This week in Thailand was spectacular. Sand, sun, sunsets, food, drinks, laughter, friendships and quiet relaxation.
During our trip there was a serious event that also stirred some unresolved feelings and memories that required time to process. Kate and I had just arrived at the pool, I stopped to fill up the water bottles and she headed over to find our just right spot on the beachfront. All of a sudden I heard her call my name and saw a commotion by the corner of the pool. When I arrived Kate was over top of a 3-year-old boy doing chest compressions while another man was breathing into his mouth and another stranger was holding his head. This little boy had been in the water for 2 minutes before his dad pulled him out and onto the pool deck. The scene was complete chaos and hysteria.
Kate took the lead and kept doing the chest compressions, the stranger holding the boys head was a doctor from Australia and the man breathing into the boy’s mouth was his father. This scene went on for about 20 minutes. Kate doing chest compressions, Andrew the Australian doctor asking for oxygen and trying to find the right help and the dad trying to breath life into the boy. I tried to calm the mom, get the hotel staff to find oxygen and get what the parents needed to go to hospital. My role was very insignificant in the grand scheme of things. Andrew’s daughters Matlida and Jemmima were also there watching their dad, Kate and the boy’s father try and save this little boy. If it sounds dramatic it was. Finally, the ambulance arrived and although skeptical of the lack of sophistication Kate stopped compressions and an ambulance attendant took over, a faint pulse was present and Andrew went in the ambulance with the little boy and his dad to the hospital. Andrew was concerned about his daughters being left alone so Kate and I took Matilda and Jemmima and cared for them for the rest of the day until their mom returned from shopping.
What does all this have to do with leadership?
Kate and I had many conversations about the events that unfolded at the pool that morning. I was of course worried about her and it really made me think about leaders resilience and how various crises impact their emotional and mental health. Kate of course needed time and space to process the event and the huge part she played in saving this child’s life. If it were not for her the little boy would have died. That is a lot to take in and a LOT to process.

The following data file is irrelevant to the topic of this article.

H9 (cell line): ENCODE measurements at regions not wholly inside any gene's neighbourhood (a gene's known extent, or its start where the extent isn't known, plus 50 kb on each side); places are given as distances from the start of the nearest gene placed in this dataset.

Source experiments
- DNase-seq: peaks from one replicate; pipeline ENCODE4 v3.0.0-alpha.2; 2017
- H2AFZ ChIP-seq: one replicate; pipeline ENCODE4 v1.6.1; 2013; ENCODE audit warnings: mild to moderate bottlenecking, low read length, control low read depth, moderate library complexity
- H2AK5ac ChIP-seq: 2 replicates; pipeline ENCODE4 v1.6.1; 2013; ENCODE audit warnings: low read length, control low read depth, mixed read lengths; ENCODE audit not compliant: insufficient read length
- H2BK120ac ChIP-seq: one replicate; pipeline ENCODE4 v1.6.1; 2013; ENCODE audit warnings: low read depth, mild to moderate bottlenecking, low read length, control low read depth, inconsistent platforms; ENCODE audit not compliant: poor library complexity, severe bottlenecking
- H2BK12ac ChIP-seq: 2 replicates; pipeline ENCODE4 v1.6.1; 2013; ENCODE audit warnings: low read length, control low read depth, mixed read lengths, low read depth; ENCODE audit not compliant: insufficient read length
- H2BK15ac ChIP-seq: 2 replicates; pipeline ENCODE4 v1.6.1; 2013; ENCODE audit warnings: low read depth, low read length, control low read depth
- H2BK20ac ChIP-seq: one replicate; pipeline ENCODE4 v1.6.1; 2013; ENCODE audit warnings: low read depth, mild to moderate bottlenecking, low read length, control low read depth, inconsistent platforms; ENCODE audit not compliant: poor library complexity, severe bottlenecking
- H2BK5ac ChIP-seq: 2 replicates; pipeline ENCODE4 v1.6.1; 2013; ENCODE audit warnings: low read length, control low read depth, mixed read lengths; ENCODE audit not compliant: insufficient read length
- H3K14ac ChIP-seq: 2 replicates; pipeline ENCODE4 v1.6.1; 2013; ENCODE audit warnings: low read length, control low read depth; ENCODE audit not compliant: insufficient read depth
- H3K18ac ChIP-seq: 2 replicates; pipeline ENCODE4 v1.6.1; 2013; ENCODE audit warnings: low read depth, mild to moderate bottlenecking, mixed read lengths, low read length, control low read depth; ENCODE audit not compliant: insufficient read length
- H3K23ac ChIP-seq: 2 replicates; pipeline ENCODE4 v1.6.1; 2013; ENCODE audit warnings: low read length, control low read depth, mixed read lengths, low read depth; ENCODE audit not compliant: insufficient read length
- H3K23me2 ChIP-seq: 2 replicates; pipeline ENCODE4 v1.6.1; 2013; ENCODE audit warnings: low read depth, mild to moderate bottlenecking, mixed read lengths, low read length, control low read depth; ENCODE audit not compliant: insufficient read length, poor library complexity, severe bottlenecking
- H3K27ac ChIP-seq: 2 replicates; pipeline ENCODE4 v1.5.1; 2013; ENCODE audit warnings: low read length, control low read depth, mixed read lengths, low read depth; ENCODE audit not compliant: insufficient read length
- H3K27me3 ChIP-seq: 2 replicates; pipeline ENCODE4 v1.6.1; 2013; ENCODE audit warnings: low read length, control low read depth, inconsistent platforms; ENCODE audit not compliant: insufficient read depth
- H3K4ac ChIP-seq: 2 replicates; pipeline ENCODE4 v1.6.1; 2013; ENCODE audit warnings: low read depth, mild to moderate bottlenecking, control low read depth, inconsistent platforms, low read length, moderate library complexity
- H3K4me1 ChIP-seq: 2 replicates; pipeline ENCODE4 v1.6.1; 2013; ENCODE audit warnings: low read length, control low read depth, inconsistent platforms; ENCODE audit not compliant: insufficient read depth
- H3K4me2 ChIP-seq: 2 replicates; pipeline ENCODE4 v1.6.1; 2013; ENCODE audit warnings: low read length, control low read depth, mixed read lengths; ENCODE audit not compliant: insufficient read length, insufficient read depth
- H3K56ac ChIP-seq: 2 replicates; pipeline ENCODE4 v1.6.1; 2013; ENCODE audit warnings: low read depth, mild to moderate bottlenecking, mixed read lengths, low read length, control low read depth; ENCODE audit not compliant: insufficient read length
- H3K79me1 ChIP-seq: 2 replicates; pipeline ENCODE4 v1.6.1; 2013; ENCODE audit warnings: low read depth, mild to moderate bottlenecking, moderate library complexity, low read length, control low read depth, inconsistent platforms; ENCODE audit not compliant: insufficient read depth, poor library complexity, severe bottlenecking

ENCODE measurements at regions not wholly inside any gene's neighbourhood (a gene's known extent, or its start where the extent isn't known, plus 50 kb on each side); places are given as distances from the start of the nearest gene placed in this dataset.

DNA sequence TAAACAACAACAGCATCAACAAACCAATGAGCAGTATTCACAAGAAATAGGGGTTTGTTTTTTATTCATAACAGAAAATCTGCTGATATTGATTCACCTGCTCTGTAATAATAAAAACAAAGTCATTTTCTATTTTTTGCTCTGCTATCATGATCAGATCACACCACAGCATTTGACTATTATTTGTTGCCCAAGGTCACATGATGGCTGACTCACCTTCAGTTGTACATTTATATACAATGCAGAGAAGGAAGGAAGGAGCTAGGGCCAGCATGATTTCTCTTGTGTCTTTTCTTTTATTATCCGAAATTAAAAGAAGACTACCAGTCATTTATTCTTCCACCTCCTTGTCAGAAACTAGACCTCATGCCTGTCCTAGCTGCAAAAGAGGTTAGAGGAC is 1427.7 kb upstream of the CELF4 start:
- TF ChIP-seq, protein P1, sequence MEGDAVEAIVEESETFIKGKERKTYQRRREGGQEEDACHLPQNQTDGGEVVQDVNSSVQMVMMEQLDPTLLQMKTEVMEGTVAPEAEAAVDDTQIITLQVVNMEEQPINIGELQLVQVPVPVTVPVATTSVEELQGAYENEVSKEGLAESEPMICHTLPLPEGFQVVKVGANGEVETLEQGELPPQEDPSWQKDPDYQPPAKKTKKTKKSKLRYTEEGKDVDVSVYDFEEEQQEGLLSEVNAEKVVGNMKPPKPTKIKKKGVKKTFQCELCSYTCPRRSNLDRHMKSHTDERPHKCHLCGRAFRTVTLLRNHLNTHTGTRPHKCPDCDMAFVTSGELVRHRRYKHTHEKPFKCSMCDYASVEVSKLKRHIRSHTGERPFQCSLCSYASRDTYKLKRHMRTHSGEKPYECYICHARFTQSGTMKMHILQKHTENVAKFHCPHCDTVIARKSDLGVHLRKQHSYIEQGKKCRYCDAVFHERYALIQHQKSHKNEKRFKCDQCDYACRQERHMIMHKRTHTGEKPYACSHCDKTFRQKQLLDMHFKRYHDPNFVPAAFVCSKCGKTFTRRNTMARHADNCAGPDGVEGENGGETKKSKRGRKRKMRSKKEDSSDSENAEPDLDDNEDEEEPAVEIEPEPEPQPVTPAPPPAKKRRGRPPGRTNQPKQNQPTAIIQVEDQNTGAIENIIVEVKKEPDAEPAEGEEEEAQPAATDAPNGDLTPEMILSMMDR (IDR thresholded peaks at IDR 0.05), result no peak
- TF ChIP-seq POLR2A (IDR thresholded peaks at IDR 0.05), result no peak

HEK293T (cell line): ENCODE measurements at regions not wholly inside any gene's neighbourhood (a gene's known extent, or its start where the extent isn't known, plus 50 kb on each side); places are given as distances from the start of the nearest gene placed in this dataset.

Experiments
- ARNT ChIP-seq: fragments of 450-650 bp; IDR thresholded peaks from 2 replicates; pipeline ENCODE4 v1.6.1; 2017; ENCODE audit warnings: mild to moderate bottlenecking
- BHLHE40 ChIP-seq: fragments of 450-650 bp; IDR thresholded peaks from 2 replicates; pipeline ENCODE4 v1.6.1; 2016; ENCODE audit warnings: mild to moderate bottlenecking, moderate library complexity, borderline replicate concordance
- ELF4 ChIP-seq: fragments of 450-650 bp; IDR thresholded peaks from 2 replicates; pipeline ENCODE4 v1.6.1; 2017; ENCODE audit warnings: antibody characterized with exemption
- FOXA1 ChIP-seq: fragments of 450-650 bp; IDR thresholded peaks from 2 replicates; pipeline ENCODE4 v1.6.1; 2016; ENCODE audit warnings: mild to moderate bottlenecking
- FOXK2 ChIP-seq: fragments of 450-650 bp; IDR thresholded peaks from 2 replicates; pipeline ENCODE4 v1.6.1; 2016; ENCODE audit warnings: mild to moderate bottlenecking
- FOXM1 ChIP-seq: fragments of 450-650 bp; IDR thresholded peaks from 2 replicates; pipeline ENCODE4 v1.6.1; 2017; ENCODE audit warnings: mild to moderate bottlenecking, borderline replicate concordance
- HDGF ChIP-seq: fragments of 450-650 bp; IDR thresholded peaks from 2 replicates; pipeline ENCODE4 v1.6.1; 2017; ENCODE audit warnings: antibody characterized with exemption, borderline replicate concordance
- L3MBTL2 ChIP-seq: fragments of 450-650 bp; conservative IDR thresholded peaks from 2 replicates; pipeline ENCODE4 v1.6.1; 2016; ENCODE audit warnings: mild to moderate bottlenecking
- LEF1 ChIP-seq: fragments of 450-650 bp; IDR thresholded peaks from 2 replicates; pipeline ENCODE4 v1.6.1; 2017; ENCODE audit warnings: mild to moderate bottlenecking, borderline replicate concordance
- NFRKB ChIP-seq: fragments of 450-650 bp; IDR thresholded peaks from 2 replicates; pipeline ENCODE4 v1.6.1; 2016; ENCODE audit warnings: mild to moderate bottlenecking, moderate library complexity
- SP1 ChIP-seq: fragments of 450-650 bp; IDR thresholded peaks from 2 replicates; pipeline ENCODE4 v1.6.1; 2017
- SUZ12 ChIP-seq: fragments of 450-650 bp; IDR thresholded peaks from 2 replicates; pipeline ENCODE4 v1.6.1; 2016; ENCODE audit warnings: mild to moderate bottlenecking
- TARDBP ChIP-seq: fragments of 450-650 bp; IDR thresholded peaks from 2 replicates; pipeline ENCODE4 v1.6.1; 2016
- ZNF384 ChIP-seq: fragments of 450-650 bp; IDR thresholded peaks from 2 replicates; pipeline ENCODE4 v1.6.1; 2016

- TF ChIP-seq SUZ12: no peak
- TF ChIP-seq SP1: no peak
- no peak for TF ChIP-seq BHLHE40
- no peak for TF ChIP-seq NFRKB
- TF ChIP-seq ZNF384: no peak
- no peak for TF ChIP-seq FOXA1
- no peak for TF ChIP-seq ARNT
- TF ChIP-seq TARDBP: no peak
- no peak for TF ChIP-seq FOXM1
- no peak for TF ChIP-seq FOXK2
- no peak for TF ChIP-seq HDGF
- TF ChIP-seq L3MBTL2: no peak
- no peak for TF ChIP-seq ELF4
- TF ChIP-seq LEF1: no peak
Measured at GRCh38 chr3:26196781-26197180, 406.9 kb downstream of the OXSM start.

What we discussed is the need for leaders to stay calm and composed in times of crisis…EVERYONE is looking to the leader to manage and control the crisis. Leaders do not have to be the authority in charge: they may be the first on scene, the one with the most experience, the one who has the skills to manage the crisis. In this case it was Kate. It can be anyone at anytime, but if the leader is coming unglued and emotional then everyone around him or her will too. Leaders need confidence in their leadership, control and command of the situation.
But what happens to the leader after the crisis? Who looks after them? How do they process their emotions? How to they reconcile what they have just gone through?
In these moments of crisis the leader often takes on the emotions of others: parents, children, staff and even at times the community. They are judged minute by minute by what they say and what they do. Moments of crisis define leaders as good or bad, cold or caring, competent or incompetent.
As a leader over the course of time you will have to manage many crisis. Some will be very serious or tragic, some will be minor, some will be traumatic, some will be personal and some will be in secret. As a school leader I have dealt with many many crisis over my 11-year career as an administrator. The events of week have given me time to reflect on just how the accumulation of these experiences has impacted my emotional health. In the daily business and demands of the job when do leaders have time to process their emotions? Often leaders move from one crisis to another and have no time, space or opportunity to deal with the feelings that these situations bring. What ends up happening is that you go on autopilot and set those emotions aside until a later time. Unfortunately later may never come and you find yourself never taking the time to process. You end up with many layers of emotion that have never been resolved. At least that is what happened to me.
Being away from the constant crisis has allowed me to let down my guard and to process some of these emotions in a healthier way. Bit by bit, layer by layer I am working to deal with some of these unresolved feelings.
Perceiving and managing emotions is an important leadership skill. It is put to the test in times of crisis for leaders time and time again. After the crisis has past it is important for leaders to take the time to reflect and check in with their emotions as well.
If you read this blog please take some time to ask someone you know in a leadership role how they are doing? Just check in. Chances are they will tell you they are fine but you may never know how much your simple gesture will mean in that moment in time.
Epilogue: The little boy was put into a medical coma. He has a serious lung infection caused by all of the water he ingested and swelling in the brain. He was transported to Bangkok with his family and things look hopeful. Kate and I were able to spend a great deal of time with Andrew, Amanda, Charlotte, Jemmima and Matilda this trip getting to know them, sharing stories and creating a new friendship. Who knows maybe our paths will cross again one day.